Day 21. Saturday, May 3rd, 2008. Along the Hualien City seashore, 5 hours.
I got the very fast Taroko Express train to Hualien: Only 2 hrs 7 mins from Taipei Station. Arriving at Hualien Railway Station, I first ate, bought some water and sun block, then got a ride with a friendly female cabbie to Hualien fish port. It was a pretty nice day, and not too hot. A few dark rain-clouds hugged the mountains and threatened to come over, but they never did.
I walked first through Hualien’s northern industrial area, which is by the port, and seems heavily based on marble, aggregate, and concrete. The port and the objects in it were on a large scale, and interesting.
Then, from the port road onto a pleasant bicycle and walking path that at first offered great views of the port, then crossed a wooden bridge into the more residential areas of the city.
Because it was Saturday, there were many people out enjoying the fine weather. In a park near the river, a big bunch of high-school students were having a boisterous barbecue. On the gray gravelly beach, picnickers, kids, fishers, and others were out having fun. I walked along on a path atop a wall separating the beach from the road. Soon the beach disappeared, and there were massive rows of concrete jacks, looking like huge molecules.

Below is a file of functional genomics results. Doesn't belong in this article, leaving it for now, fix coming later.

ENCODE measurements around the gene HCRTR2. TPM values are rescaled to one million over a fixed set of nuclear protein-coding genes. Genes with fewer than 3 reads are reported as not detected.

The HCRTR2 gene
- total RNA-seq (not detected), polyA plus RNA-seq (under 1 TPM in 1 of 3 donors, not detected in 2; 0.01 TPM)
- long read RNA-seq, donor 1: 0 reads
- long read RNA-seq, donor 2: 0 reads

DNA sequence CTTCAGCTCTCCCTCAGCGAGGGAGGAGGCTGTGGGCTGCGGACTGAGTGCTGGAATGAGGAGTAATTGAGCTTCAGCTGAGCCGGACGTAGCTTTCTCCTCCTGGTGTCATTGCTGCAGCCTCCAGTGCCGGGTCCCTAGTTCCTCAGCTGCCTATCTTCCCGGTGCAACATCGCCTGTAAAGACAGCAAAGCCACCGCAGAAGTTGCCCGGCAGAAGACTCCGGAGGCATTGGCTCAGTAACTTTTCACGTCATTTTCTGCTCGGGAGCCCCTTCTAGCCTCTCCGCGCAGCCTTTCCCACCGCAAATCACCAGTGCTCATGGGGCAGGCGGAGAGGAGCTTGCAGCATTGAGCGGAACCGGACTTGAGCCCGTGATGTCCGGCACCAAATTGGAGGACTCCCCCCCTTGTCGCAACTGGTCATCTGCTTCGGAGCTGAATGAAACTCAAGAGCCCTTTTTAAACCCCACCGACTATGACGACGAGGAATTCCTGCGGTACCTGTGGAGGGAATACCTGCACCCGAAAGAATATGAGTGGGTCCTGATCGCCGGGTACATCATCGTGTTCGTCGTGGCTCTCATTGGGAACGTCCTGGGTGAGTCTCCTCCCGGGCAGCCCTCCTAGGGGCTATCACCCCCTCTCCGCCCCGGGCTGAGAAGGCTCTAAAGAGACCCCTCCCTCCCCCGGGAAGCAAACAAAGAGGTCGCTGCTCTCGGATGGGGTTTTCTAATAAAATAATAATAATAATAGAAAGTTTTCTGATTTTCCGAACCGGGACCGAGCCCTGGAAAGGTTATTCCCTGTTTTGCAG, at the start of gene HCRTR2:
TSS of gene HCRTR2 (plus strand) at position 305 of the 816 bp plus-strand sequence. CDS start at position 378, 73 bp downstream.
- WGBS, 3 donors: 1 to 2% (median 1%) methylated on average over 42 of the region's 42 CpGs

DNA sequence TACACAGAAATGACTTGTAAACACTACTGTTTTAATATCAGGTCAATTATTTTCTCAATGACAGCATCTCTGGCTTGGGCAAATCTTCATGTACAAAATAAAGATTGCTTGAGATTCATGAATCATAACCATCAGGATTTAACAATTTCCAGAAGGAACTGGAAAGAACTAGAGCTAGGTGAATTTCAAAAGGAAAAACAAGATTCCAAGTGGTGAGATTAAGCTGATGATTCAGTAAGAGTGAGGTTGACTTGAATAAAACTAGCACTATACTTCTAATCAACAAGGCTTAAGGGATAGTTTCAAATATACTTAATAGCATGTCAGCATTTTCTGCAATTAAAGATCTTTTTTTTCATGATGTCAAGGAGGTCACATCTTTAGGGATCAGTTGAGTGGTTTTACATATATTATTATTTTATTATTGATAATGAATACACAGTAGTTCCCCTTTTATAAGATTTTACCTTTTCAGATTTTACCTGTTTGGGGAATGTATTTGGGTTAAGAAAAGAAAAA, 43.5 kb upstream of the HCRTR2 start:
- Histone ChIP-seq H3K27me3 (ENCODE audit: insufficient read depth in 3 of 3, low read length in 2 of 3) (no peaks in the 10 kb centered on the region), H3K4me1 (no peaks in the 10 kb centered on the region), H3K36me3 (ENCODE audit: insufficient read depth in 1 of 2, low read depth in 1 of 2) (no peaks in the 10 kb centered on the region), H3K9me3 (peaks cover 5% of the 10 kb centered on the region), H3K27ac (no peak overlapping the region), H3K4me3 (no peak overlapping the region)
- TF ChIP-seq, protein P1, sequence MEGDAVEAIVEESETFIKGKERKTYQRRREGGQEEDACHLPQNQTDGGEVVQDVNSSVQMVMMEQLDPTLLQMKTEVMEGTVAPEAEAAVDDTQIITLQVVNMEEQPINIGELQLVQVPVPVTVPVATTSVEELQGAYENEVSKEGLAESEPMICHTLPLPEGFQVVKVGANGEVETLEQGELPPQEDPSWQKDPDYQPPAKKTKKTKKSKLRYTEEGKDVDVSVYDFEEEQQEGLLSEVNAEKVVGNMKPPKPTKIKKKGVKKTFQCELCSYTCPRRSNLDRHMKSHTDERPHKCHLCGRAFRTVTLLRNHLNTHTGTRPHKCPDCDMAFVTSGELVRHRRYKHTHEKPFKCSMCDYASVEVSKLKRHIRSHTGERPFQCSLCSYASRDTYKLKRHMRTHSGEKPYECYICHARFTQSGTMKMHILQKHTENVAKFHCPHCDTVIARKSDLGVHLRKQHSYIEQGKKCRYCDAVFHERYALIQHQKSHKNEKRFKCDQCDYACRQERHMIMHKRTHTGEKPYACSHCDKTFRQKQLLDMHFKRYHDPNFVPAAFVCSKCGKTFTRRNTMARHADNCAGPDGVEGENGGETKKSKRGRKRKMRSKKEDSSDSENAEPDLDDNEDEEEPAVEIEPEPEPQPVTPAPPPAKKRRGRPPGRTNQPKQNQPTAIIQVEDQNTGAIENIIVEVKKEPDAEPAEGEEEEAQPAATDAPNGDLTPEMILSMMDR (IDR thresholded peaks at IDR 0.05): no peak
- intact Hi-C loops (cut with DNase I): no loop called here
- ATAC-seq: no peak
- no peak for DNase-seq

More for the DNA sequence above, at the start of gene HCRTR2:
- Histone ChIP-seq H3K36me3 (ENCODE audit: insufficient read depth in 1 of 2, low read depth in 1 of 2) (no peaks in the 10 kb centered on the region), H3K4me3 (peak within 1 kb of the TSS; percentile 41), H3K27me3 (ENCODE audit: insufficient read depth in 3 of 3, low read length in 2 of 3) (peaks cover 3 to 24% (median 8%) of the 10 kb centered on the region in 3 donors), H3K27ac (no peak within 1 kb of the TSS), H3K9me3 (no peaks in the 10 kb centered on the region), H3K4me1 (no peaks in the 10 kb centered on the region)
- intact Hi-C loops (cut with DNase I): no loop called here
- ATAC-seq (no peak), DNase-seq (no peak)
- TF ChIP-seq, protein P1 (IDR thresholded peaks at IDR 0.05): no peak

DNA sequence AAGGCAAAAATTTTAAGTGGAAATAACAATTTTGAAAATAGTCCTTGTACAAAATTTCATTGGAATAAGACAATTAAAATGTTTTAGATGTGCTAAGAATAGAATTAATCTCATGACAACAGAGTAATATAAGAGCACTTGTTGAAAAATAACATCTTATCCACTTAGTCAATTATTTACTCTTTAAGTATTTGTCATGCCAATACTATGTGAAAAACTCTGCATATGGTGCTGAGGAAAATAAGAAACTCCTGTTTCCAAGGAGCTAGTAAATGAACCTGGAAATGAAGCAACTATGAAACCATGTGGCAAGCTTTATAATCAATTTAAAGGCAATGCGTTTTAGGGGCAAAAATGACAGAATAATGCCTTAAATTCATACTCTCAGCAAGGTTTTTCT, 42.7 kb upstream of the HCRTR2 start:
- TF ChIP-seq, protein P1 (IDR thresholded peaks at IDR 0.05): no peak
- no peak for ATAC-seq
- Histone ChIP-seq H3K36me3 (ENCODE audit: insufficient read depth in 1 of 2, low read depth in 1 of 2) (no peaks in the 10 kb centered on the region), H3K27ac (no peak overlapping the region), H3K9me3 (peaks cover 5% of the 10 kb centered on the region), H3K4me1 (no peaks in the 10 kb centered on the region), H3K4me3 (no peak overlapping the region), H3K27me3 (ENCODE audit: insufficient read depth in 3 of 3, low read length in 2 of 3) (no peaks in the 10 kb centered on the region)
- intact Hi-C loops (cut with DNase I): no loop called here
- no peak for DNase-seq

On my right there was a seaside park, and then mixed-use land, with houses, fields, and few factories. Eventually I came to the large river that flows to the sea at the southern end of Hualien. There, as always, the fishers were out, exploiting the estuarine conditions. Across the channel I could see a headland, and a highway, which would be my route south on another day.
I followed the river shore, past a wary Brahmin cow, until the path petered out. I snuck through the snaggly scrub and a hole in the fence on the backside of an industrial park, and came out after a while to the highway: noisy, big, irritating, but well provided with gas stations, convenience stores and bin lang huts.
I walked a bit further until I found the bridge that had been my goal while I was following the riverbed. I took a good look south, along Highway 11. That was my future path. It was a lonely road for a lone walker, with no trains, and probably very little in the way of public transport. The main connection between Hualien and Taidong was in the rift valley, the Highway 9 route. I would be going on the exposed outside edge. Hualien would be the last big town I would see until Taidong. Logistics would be harder, security less. The easy part of my trip was over.
But that would be for another day! I turned around and trudged into Hualien proper, past km’s of factories or warehouses, then scruffy outskirts, and finally into the thriving center. The train back was the slow one, but, whatever!